© Kyle Terada-USA TODAY Sports
Sometimes Kyle Shanahan is measured. He can and will bite his tongue when he must. But at Shanahan’s core is a football player; a guy who grew up around the game and probably still thinks he could play today if not for a freak injury while hopping a fence.
He’s never lost the edge he’s had since he was a wide receiver at the University of Texas, and that passion extends off the field, too. That was evident Sunday night, following a walk-off 23-20 win courtesy of a 42-yard Robbie Gould field goal, but more precisely a defensive shutdown and four-turnover lambasting of Jared Goff and the Rams’ mostly hapless offense.
Normally, the 49ers would return home, take a couple of days for rest and relaxation, and with a Monday night game against the Buffalo Bills at home on the horizon, know that there’s an extra day in their back pocket.
But on Saturday, Santa Clara County announced that all contact sports, from youth to collegiate to professional, would be banned beginning Monday, November 30 through Monday, December 21.
Whiplash. The 49ers were boarding their team plane to Los Angeles, with most of team discernibly getting the news from Twitter or friends.
It’s fair to describe Shanahan as incensed, categorizing the County’s decision, without prior warning or dialogue as baffling and frustrating. He says he doesn’t know where the team will go, but that it will obviously need a practice field, a hotel and a field to play on.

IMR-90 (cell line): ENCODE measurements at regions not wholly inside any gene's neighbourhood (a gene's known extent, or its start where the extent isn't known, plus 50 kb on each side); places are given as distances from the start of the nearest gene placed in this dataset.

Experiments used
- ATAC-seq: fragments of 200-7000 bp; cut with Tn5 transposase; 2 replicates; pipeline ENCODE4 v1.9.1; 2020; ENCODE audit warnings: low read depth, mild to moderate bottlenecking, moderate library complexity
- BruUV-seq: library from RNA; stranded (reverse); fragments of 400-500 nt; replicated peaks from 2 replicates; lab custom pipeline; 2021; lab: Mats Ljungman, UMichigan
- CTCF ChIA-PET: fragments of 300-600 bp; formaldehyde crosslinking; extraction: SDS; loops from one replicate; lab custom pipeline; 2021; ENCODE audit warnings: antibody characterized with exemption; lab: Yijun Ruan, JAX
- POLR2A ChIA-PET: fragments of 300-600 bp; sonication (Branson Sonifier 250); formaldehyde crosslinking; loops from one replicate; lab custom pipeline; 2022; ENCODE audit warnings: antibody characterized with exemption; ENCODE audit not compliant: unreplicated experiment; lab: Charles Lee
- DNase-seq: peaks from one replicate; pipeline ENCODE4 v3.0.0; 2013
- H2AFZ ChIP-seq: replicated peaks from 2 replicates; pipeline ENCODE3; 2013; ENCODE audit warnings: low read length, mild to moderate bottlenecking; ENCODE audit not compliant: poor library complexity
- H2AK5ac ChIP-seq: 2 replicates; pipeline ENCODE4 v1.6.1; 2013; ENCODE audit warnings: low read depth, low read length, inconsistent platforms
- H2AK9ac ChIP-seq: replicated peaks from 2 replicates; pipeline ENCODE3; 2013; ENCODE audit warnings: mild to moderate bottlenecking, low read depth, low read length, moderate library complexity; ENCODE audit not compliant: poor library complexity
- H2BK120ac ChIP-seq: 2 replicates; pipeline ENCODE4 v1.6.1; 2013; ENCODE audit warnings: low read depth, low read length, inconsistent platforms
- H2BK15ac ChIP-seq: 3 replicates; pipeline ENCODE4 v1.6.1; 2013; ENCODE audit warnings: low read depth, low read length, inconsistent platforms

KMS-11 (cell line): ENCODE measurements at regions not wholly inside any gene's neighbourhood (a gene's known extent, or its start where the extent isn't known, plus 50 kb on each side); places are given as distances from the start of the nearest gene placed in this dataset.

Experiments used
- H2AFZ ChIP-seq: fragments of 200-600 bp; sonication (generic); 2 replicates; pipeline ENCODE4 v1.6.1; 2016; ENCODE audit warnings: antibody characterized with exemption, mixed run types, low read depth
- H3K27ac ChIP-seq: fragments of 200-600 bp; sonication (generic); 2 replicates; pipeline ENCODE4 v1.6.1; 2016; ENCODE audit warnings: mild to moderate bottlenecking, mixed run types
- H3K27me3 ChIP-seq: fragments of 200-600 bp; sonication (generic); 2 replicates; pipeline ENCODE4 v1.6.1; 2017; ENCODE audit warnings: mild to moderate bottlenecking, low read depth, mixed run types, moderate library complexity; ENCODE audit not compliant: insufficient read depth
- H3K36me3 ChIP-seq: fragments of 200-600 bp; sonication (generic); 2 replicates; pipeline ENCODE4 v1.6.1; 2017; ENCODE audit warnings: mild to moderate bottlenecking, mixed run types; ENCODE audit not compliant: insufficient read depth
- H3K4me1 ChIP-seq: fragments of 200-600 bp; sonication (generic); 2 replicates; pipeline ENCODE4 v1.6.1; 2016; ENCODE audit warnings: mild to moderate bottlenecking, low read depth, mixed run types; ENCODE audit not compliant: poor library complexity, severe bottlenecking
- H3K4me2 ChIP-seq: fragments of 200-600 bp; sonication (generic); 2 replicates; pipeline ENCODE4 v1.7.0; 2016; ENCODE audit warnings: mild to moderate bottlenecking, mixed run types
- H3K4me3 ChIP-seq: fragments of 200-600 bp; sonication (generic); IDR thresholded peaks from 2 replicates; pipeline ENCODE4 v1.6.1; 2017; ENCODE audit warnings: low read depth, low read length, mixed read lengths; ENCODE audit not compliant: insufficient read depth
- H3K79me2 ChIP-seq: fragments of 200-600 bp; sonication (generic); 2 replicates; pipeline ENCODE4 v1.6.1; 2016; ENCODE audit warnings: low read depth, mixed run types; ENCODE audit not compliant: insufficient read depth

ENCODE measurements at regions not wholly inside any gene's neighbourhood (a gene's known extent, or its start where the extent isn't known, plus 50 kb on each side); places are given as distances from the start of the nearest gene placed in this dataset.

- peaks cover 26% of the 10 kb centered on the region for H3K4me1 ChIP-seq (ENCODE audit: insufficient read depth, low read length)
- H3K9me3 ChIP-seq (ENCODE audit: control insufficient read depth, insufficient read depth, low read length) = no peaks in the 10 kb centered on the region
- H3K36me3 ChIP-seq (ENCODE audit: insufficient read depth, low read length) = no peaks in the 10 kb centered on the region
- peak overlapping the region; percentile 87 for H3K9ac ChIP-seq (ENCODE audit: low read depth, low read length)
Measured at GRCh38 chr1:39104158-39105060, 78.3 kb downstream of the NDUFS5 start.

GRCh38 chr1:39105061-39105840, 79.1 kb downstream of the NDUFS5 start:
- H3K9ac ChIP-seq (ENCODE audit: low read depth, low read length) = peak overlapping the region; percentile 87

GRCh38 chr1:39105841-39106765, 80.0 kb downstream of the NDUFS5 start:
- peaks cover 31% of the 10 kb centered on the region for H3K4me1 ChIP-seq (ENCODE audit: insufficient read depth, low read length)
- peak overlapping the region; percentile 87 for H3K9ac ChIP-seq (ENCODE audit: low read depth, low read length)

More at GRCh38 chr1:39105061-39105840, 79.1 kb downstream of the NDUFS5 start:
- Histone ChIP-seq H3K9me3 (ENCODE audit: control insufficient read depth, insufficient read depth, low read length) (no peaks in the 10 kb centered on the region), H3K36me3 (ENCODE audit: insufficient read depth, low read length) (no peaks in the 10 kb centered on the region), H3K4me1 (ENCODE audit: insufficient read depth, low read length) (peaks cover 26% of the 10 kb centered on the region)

“It was a very disappointing thing what we got yesterday,” Shanahan said. “Our organization has been working their tails off since training camp with the county and trying to do this, above and beyond all the NFL protocols, all the protocols they’ve asked for. Whether it’s masks, whether it’s tracking, getting tested every single day.
“I don’t think you can do possibly more than anyone in this country, all NFL teams, not just us. And we’ve been working with [the County] as a partner, just trying to figure it out, and for us to be heading out here yesterday and the relationship we have with them, for all of our players and coaches and everyone on that plane, and our wives to find that out while we’re getting on a plane, and no one to tell us, I mean it was just extremely disappointing.”
He seemed especially frustrated with the lack of communication, making a point that the team “understand[s] how big of a deal this virus is” and the need to protect the surrounding community.
But to learn that they could not longer practice or play at their home, which was already empty of fans, was something of a last straw.
“To find that out through a tweet or a press conference where I have an entire plane coming up to me, I have all wives, everyone’s girlfriends, everyone’s family members, kids, saying that what they heard there, ‘Are we gonna be gone for the entire month of December? Are we going to be quarantined for 14 days when we get back?’ I mean, that’s all we could talk about for the last 18 hours,” Shanahan said. “Because we got no answers from them, and I was just very disappointed and very proud of our guys, that I couldn’t give them the answers and they could put it to the side and come out and play like that. I got so much appreciation for our team and those players and I’m very proud to be those guys’ coach.”
The team and County have had a tempestuous relationship since moving from Candlestick Park in South San Francisco to Santa Clara in 2013. There have been clashes over rent, and with the City of Santa Clara, who the 49ers sued after a move by the City to stop them from managing Levi’s Stadium.
For the short term, it’s clear the 49ers’ future will be elsewhere, with NBC Sports Bay Area reporting Arizona and Texas as two likely options.